Analysing Networks

  • Jenny M. Lewis
  • Sevasti Chatzopoulou
Part of the Palgrave Studies in European Union Politics book series (PSEUP)


The EU brings to mind the network as a metaphor: there are many actors involved, there are numerous relationships of different types between them, and they have boundaries which are sometimes easy and sometimes difficult to discern. It seems obvious then that there might be some good reasons for applying network theories and methods to studies of the EU. Networks are important in understanding the policy-making process and outcomes and their impact on policy stability and/or change (Blanco et al., 2011). Networks also link social and cultural groups together. However, the ubiquitous use of the term ‘network’, to refer to everything from the technology that links computers together, to friendship and work-based relationships, to policy and governance structures, has placed the concept in danger of meaning everything and nothing. It is therefore important to begin this chapter by exploring the different applications of the term: despite its metaphorical appeal, not everything is a network, nor should be considered as such, in EU studies. Following this, we consider why one might want to analyse networks, describe some of the analytical tools available to do so, and then explore some of the particularities of network analysis as applied to the EU, a multilevel governance system. This is followed by two examples of network analyses on EU agricultural policy. The chapter concludes with some remarks on the benefits and drawbacks of this research method for EU studies.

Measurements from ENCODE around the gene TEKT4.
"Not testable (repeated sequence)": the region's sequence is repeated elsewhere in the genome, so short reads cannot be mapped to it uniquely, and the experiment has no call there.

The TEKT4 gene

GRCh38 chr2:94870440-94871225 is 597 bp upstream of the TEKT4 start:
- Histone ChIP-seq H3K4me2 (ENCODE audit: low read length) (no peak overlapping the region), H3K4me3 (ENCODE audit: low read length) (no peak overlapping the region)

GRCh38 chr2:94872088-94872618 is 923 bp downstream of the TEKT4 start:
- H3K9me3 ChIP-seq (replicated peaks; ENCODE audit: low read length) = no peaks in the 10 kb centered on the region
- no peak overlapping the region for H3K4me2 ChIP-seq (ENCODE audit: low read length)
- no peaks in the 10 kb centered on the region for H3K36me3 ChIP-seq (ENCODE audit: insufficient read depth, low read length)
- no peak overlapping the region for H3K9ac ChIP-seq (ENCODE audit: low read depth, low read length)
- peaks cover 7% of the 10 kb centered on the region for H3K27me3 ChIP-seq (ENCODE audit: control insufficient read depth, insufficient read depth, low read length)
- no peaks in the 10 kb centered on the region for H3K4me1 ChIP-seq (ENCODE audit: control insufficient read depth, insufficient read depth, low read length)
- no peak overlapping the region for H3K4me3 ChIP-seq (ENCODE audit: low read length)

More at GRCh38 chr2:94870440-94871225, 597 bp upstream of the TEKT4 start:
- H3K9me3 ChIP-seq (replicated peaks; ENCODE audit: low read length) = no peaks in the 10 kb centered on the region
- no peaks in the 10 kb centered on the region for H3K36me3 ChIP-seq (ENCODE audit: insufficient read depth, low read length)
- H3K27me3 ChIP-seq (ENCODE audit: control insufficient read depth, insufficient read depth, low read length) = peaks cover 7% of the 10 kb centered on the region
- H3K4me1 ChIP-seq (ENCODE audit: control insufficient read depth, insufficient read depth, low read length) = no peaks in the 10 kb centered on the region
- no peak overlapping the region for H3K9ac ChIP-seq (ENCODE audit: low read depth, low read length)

Social Network Analysis Common Agricultural Policy Policy Sector European Parliament Policy Network 
These keywords were added by machine and not by the authors. This process is experimental and the keywords may be updated as the learning algorithm improves.


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© Jenny M. Lewis and Sevasti Chatzopoulou 2015

Authors and Affiliations

  • Jenny M. Lewis
  • Sevasti Chatzopoulou

There are no affiliations available

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